By Daniel Hunter
The Regulatory Policy Committee (RPC) has been asked by Ministers to provide an independent opinion on whether regulatory proposals meet the new Small and Micro Business Assessment (SMBA), which requires robust evidence that all possible steps have been taken to mitigate any disproportionate impact on small and micro businesses.
The RPC will provide their assessment of departmental SMBAs before the proposals are sent for Cabinet agreement. From the 1 July, if the RPC is not satisfied with the quality of the SMBA the impact assessment for the proposal will receive a ‘not fit for purpose’ rating. Ministers expect to only be asked to clear proposals with a ‘fit for purpose’ impact assessment.
This builds on the RPC’s existing role of providing independent scrutiny of, and challenge on, the evidence and analysis presented in departmental impact assessments for regulatory proposals.
Business Minister, Michael Fallon, said: “This change applies now and I have invited the Regulatory Policy Committee to provide independent challenge to the evidence provided by departments as part of their “fit for purpose” rating system of impact assessments.”
Michael Gibbons, RPC Chair, on the introduction of the SMBA: “Everyone wants policy objectives to be met without introducing inappropriate or unnecessary burdens. I am delighted that the Government has recognised the contribution the RPC can make in this area. Our independent appraisal helps inform the Government's decisions, drawing attention to any issues we find."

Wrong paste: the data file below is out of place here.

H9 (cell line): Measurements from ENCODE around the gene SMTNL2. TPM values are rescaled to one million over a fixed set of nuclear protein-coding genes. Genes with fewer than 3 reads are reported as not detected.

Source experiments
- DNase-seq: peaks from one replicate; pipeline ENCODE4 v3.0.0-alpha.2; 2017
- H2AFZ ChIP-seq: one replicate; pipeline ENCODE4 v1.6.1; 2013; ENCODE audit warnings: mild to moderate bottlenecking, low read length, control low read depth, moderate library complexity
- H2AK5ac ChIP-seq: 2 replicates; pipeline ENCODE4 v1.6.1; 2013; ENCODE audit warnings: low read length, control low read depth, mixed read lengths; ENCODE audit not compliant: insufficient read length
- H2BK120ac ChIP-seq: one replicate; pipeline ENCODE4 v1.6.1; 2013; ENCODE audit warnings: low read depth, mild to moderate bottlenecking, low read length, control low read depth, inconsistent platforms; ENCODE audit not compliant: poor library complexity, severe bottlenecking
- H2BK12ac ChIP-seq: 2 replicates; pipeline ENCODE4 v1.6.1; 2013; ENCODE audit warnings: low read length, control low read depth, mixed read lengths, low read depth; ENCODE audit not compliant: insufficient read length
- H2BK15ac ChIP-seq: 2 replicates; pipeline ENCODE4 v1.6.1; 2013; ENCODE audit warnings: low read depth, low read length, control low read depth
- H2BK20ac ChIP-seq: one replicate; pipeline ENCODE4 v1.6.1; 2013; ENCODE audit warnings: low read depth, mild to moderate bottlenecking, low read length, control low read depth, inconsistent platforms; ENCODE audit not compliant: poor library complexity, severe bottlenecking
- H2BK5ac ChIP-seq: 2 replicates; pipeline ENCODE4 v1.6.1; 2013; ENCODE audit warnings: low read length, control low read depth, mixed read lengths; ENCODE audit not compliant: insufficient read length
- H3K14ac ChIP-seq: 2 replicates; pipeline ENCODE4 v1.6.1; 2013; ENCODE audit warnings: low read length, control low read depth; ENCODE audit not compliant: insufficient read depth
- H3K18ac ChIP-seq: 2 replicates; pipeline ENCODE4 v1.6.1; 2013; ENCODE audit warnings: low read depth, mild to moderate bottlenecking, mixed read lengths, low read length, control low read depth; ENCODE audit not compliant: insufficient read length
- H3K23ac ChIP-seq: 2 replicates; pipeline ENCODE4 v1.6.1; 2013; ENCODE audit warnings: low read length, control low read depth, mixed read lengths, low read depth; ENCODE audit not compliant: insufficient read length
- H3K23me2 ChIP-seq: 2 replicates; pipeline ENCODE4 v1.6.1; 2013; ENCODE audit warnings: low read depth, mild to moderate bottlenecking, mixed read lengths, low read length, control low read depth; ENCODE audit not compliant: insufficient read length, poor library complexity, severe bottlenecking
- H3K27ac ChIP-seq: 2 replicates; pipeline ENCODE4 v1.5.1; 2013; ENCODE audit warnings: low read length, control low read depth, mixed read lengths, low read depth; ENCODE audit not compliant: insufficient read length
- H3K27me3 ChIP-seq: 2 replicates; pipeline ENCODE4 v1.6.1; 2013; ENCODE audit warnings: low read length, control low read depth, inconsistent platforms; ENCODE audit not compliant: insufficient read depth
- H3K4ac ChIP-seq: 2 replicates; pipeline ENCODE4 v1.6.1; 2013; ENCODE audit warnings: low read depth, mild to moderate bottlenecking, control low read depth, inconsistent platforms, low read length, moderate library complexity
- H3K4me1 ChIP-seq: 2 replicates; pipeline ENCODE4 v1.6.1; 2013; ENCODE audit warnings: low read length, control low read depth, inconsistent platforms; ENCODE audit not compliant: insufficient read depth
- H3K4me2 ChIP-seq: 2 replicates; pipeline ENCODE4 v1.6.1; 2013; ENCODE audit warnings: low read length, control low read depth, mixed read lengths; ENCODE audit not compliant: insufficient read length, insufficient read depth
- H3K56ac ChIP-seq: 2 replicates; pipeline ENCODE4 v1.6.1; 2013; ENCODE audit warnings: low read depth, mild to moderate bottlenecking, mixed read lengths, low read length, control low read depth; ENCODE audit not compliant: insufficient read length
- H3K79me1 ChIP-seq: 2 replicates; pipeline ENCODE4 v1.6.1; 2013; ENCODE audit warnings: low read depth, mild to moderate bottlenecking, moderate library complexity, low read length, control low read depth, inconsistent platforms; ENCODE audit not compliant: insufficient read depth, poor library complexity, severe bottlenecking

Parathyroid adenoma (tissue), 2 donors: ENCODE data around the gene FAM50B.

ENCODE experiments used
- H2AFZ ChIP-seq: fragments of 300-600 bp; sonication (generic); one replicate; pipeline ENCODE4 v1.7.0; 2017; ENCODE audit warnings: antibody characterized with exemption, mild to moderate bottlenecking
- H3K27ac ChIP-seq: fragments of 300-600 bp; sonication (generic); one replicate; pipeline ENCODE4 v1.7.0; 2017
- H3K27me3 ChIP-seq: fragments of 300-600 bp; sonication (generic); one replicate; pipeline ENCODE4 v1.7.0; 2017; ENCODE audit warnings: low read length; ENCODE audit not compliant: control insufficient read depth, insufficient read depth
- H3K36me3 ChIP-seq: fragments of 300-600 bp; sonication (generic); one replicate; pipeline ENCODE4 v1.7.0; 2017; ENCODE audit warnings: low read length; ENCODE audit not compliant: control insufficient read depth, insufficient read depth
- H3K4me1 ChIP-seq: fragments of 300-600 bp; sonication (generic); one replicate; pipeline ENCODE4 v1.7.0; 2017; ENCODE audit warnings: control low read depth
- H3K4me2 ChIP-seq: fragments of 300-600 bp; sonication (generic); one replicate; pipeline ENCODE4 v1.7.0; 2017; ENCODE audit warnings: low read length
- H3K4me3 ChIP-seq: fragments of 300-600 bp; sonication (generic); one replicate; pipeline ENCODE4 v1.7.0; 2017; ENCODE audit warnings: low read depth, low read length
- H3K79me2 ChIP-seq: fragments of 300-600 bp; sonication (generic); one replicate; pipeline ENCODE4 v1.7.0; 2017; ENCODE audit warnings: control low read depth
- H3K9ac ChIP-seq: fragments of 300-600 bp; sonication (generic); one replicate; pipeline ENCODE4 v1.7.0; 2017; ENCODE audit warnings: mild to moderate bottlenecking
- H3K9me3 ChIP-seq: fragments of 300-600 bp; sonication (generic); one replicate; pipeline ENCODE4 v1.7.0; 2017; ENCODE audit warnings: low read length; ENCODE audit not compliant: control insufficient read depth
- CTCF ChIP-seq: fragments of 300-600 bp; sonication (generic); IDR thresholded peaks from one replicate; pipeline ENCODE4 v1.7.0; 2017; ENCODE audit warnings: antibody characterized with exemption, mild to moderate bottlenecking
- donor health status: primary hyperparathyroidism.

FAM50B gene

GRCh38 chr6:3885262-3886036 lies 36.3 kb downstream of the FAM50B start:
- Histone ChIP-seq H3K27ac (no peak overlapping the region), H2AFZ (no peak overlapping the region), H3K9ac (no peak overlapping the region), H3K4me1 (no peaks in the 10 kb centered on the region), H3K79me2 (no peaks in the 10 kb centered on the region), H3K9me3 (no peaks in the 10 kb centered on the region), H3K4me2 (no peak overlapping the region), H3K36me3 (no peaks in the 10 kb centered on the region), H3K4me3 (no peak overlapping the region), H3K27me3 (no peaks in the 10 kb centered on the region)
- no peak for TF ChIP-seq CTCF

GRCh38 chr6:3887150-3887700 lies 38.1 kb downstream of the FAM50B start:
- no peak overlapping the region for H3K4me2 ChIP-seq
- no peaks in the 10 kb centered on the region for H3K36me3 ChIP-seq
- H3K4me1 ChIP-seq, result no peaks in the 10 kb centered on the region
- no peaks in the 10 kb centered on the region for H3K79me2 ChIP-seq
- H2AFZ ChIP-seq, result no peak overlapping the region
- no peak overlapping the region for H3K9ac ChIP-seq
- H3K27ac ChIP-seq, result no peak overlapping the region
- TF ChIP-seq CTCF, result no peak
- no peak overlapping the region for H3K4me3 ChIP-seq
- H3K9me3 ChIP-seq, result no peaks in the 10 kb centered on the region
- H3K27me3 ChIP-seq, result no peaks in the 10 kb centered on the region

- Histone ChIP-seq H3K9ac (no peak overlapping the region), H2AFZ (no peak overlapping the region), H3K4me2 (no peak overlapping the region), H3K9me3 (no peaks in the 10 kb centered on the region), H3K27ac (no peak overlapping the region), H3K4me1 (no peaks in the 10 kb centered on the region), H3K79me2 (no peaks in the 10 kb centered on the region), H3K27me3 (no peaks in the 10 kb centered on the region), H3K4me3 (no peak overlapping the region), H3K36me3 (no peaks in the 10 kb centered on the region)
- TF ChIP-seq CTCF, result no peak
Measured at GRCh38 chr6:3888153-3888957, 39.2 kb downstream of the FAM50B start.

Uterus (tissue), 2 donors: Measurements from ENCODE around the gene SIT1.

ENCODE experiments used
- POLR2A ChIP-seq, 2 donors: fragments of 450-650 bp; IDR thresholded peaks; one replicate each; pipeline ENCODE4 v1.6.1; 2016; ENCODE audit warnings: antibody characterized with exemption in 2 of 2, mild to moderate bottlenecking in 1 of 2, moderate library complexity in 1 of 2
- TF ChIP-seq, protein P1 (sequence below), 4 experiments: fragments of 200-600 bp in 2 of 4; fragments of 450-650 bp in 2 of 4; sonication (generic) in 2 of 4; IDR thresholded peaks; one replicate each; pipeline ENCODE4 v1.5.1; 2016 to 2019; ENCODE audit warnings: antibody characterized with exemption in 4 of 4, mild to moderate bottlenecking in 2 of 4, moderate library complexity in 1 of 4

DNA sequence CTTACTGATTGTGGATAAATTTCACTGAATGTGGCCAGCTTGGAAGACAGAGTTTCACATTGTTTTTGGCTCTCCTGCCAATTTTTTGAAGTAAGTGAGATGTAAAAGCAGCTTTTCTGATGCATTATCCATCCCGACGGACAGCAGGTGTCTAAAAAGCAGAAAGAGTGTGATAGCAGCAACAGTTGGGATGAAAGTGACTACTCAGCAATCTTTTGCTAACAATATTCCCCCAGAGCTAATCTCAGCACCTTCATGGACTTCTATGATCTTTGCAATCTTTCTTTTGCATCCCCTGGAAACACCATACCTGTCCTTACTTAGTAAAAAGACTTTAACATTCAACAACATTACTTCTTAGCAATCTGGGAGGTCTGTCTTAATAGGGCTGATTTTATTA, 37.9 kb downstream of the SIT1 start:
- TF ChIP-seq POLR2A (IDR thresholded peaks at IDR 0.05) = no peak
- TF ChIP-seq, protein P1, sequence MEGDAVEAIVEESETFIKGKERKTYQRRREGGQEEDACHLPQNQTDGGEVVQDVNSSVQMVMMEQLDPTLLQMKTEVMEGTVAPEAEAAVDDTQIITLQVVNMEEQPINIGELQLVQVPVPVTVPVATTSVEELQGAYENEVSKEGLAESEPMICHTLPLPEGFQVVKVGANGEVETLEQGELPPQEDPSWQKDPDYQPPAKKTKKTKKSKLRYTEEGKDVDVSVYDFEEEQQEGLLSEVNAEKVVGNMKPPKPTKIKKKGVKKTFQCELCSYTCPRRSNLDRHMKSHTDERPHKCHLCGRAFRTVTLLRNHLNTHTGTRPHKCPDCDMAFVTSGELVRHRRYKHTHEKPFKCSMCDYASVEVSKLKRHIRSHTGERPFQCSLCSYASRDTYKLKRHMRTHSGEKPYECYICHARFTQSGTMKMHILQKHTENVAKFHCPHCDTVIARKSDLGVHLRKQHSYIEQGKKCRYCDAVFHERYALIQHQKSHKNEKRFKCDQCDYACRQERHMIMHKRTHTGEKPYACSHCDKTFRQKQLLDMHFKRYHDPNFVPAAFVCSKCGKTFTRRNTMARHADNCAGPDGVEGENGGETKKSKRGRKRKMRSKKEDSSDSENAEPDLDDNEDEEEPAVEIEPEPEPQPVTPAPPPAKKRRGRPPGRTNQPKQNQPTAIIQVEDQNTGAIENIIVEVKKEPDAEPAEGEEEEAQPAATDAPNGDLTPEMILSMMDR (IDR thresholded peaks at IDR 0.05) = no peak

John Allan, National Chairman, Federation of Small Businesses, said: “The burden of regulation often falls heaviest on the smallest of firms. This is why the FSB has called for the RPC to have sharper teeth to defend small and micro firms against poorly framed regulation. The small and micro business assessment should help to make future regulation more manageable and proportionate for the smallest firms, and is to be welcomed. This should mean that business owners will be able to devote time to growing their business and creating jobs rather than form filling.”
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